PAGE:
Centers for Disease Control and Prevention (2001) Guidelines for School and Community Programs to Prevent Unintentional Injuries and Violence. Atlanta, GA: U.S. Public Health Service.

Degraw C. (1994) A Community-Based School Health System: Parameters for developing a comprehensive student health promotion program. Journal of School Health. 64 (5): 192-200.

Education Development Center (1999) Talking About Health is Academic: Six workshop modules for promoting a coordinated approach to school health. Newton, Ma: Author. (Contact EDC: (800) 225-4276 or (617) 969-7100.)

Fetro, J. (1998) Step by Step to Health-Promoting Schools. Santa Cruz, CA: ETR Associates. (800) 321-4407; (831) 438-4060.

Hawkins and Catalano (1990) Broadening the Vision of Education: Schools as health-promoting environments. Journal of School Health 60, 178-181

Howley, N. (1999) Why Support a Coordinated Approach to School Health? Atlanta: Council of Chief State School Officers.

Hoyle, T. (1996) The Mariner Model: Charting the course for health-promoting schools and communities. Summerville, SC: Hoyle and Associates.

Institute of Medicine (1997) Schools and Health: Our nation's investment. Washington, D.C.: National Academy of Sciences, Institute of Medicine.

Kane, W. (1993) Step by Step to Comprehensive School Health Programs. Santa Cruz, CA: ETR Associates. (800) 321-4407; (831) 438-4060.

Maine Children’s Cabinet. (2001) Maine Marks for Children, Families and Communities: Leading by Results. Augusta: State of Maine.

Maine Department of Education. (1997) State of Maine Learning Results. Augusta, ME: Maine Department of Education.

Marx, E and Wooley, S. (Eds.) (1998) Health is Academic: A Guide to Coordinated School Health Programs. New York City: Teachers College Press.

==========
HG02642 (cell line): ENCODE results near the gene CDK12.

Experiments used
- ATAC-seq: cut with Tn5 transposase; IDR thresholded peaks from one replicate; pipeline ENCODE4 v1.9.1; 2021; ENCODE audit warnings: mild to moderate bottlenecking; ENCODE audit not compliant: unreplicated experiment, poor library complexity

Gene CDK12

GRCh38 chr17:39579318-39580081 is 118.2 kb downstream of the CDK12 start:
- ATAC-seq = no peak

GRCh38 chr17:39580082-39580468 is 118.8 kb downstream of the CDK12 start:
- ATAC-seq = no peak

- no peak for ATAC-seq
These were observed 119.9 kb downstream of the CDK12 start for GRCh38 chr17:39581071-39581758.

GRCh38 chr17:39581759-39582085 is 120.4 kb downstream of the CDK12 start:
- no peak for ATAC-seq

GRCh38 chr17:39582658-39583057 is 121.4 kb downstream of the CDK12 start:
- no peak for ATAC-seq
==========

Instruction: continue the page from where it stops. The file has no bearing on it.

McKenzie, F. and Richmond, J. Linking Health and Education: An overview of coordinated school health programs. In Marx and Wooley (eds.) (1998) Health is Academic: A Guide to Coordinated School Health Programs. New York City: Teachers College Press.

Rogers, E. (1995) Diffusion of Innovations (4th ed.) New York: The Free Press.

US Department of Health and Human Services (2000) Healthy People 2010: Understanding and improving health. Washington, DC: US Department of Health and Human Services.

Valois, R. F., and Hoyle, T. B. (2000) Formative Evaluation Results from the Mariner Project: A coordinated school health pilot program. Journal of School Health; 70 (3): 95-103.

World Health Organization (1996) Research to Improve Implementation and Effectiveness of School Health Programmes. Geneva: World Health Organuzation.


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Judith Sipowicz
Director of Coordinated School Health Programs
Maine Department of Education
23 State House Station
Augusta, ME 04333
Tel. 207-624-6696
Fax 207-624-6691
Sheila Nelson
Director of Coordinated School Health Programs
Maine Department of Health and Human Services
11 State House Station
Augusta, ME 04333
Tel. 207-287-3856
Fax 207-287-9058